Johannes Norling, Mount Holyoke College
I use the index of dissimilarity to measure geographic inequality of COVID-19 between counties in the United States. This approach permits me to answer the following questions: how segregated are cases of and deaths due to COVID-19, and how has this segregation changed over time? In March 2020, 60 percent of people sick with COVID-19 would have had to move to another county in order for the distribution of cases to be proportional to every county’s population, a high level of segregation on par with racial segregation in the most segregated cities in the 1960s and 1970s. Cases spread more broadly as the pandemic continued, and by March 2021 inequality in cases had fallen by two-thirds. This overall decline masks substantial variation within versus between states over the three main waves of the pandemic that peaked in April 2020, July 2020, and January 2021. Counties within a state became more similar to one another as cases surged. “Hot spots” emerged at the state level. I additionally compare inequality between counties across a variety of characteristics: urban counties versus rural counties, voted Democratic versus voted Republican in the 2020 presidential election, and low versus high rates of mask use. For each comparison, I find more inequality between counties that share a characteristic than between the two groups of counties, meaning that no characteristic alone explains variation in exposure to COVID-19. Finally, using newly digitized historical mortality records, I compare geographic inequality in COVID-19 deaths to geographic inequality in deaths during the 1918 influenza pandemic, during which an even greater share of the population died. Geographic inequality in COVID-19 deaths is higher than inequality in COVID-19 cases, but is less than geographic inequality in deaths during the 1918 pandemic.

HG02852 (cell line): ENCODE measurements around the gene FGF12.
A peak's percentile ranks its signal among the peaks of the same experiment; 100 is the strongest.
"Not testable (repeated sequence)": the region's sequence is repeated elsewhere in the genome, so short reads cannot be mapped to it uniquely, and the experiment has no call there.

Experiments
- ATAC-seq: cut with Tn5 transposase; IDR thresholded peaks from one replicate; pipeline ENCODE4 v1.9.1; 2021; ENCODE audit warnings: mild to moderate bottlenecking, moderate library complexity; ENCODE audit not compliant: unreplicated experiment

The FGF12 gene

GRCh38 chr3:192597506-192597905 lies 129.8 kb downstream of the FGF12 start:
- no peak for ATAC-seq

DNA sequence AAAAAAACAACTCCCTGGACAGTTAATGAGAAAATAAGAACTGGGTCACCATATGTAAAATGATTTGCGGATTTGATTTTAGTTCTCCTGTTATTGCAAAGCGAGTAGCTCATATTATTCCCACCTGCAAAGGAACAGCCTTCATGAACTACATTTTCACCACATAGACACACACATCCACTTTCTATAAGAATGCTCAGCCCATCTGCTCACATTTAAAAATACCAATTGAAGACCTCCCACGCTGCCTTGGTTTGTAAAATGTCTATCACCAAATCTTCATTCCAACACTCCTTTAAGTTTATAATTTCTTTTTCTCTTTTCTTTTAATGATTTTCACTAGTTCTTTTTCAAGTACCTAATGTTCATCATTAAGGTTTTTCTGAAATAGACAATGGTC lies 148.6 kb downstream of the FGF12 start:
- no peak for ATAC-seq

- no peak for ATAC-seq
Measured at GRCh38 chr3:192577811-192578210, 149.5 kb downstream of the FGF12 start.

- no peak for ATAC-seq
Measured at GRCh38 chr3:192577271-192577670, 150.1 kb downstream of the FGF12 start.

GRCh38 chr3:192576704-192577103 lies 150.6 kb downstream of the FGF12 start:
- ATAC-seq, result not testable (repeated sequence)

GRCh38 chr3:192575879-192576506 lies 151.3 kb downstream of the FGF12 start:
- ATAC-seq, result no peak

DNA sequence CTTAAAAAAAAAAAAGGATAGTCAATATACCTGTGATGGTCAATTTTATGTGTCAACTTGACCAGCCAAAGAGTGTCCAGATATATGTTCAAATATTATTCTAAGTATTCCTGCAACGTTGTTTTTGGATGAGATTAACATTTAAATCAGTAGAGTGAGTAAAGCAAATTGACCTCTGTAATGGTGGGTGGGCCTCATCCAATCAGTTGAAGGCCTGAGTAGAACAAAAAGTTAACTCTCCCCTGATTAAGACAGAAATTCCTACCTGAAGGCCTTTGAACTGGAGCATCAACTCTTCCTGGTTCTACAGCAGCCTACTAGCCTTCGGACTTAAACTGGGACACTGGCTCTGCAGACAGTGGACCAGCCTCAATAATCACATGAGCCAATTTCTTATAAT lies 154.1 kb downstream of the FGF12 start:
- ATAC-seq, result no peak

No extended abstract or paper available
Presented in Session 66. Health and Hazards I : Pandemic Geographies